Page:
How young people can become as rich as their parents – and they don’t even have to get on to the property ladder
PHOTO: Afterpay shares in one year have surged from just $8.80 to $108 after peaking at $154. Pictured is billionaire Afterpay founder Nick Molar with his wife Gabrielle
Young Australians can become richer than baby boomers simply by choosing shares over property.
Homes with a backyard are beyond the reach of an average-income earners with Sydney’s median house price last month surging to $1.061million, making older Australians even richer.
Monthly mortgage repayments of $4,500 would be impossible for a single person on an average, full-time salary of $89,000.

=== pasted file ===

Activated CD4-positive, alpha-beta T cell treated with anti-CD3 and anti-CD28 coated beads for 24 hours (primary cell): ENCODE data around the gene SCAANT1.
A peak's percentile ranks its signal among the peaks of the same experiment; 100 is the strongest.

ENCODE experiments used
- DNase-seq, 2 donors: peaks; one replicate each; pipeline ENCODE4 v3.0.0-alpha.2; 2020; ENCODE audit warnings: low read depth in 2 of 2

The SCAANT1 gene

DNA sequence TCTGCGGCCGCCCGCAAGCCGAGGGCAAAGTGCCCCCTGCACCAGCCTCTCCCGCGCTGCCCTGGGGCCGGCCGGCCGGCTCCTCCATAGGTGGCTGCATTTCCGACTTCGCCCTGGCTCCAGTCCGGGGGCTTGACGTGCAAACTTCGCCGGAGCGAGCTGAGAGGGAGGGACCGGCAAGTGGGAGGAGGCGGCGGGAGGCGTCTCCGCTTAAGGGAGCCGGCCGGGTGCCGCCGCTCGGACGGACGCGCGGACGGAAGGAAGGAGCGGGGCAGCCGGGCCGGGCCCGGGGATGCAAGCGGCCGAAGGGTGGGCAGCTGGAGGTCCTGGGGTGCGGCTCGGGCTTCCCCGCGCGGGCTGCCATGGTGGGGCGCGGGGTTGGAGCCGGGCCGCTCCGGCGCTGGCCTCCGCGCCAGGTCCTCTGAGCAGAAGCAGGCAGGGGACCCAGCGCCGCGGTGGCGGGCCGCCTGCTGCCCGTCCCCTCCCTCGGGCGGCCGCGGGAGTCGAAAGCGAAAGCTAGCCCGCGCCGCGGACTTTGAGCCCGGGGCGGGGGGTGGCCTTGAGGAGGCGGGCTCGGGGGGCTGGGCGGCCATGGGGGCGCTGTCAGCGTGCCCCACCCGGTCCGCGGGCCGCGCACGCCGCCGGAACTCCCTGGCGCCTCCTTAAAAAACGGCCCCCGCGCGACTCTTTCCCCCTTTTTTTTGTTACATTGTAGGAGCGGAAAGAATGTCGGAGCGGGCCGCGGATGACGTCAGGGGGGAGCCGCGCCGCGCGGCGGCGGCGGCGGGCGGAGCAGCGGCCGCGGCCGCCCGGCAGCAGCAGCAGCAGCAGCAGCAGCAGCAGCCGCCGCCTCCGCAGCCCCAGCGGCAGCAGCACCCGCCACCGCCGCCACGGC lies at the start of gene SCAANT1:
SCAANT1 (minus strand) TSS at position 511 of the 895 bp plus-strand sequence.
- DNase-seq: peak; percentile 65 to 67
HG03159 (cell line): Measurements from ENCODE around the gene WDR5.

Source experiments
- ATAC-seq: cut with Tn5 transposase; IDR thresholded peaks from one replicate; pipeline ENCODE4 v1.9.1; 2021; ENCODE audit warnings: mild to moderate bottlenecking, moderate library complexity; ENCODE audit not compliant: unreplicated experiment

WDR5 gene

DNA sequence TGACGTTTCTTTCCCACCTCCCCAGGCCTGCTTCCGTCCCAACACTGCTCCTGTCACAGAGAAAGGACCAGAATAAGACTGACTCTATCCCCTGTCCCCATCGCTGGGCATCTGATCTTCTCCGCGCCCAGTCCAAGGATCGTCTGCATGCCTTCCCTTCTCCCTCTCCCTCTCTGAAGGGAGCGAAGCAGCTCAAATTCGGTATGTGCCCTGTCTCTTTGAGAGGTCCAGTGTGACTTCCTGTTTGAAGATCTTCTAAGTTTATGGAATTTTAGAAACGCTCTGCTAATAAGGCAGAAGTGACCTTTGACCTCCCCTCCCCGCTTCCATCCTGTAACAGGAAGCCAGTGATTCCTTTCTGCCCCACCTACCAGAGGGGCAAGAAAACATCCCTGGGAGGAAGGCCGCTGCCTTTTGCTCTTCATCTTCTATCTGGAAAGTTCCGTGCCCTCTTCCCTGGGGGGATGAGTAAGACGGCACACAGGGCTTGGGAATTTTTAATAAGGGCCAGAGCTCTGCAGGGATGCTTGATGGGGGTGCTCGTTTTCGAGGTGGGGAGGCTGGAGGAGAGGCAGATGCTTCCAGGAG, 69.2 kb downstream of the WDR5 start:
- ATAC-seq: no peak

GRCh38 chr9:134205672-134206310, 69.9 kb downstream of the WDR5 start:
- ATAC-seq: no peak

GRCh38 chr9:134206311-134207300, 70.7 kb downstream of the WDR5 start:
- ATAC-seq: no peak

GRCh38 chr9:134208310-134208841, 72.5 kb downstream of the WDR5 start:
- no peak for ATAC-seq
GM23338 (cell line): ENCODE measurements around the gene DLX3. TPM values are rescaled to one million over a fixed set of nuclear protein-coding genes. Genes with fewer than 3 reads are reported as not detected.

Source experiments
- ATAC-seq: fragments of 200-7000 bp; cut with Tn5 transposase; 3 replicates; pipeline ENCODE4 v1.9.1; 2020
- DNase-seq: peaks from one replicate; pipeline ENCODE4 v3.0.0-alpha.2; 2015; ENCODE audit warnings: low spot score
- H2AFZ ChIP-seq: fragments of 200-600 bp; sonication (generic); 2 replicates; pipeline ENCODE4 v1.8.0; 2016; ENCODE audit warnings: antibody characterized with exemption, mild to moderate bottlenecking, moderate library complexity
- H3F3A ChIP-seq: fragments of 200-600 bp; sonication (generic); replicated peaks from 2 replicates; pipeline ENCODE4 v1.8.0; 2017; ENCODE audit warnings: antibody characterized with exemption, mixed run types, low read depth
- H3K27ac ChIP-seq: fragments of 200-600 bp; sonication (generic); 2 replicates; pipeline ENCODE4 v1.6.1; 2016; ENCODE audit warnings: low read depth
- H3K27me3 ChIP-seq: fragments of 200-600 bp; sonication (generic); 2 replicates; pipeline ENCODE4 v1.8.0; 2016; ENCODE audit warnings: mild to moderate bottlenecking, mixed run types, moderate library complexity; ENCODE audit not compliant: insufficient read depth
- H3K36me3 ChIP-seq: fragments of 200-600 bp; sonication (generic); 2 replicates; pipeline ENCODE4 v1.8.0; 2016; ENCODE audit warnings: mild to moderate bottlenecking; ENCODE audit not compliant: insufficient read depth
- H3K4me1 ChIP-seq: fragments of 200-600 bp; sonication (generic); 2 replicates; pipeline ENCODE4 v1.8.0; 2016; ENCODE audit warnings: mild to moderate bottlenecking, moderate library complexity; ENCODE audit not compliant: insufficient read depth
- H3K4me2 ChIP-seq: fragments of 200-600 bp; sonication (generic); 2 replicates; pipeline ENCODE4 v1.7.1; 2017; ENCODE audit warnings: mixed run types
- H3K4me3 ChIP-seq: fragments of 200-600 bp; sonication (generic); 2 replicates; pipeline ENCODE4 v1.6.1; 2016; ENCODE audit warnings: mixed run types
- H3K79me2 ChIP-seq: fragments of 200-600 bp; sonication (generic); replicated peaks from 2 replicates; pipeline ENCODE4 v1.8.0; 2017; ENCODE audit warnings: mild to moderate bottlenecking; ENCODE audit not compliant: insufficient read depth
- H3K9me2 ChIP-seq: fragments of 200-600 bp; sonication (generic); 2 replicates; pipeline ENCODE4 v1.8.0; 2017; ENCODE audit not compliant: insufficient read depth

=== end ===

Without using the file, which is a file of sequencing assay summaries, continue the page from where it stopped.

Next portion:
People under 40 would also be unlikely to make big, short-term gains on a cramped, one-bedroom Sydney apartment, selling for $500,000, with oversupply issues keeping a lid unit values, even as house price records are set across most of Australia.
Shares can instead be a better investment, with the likes of Afterpay and CSL delivering handsome rewards to investors willing to take a risk.
CMC Markets chief market strategist Michael McCarthy said that since 1955, shares had delivered average annual returns of 7 per cent, compared with 4 per cent for property, when the compounding effect of returns was factored in.
‘Share markets outperformed property as a whole, it’s not just those top performers like CSL and Afterpay,’ he told Daily Mail Australia.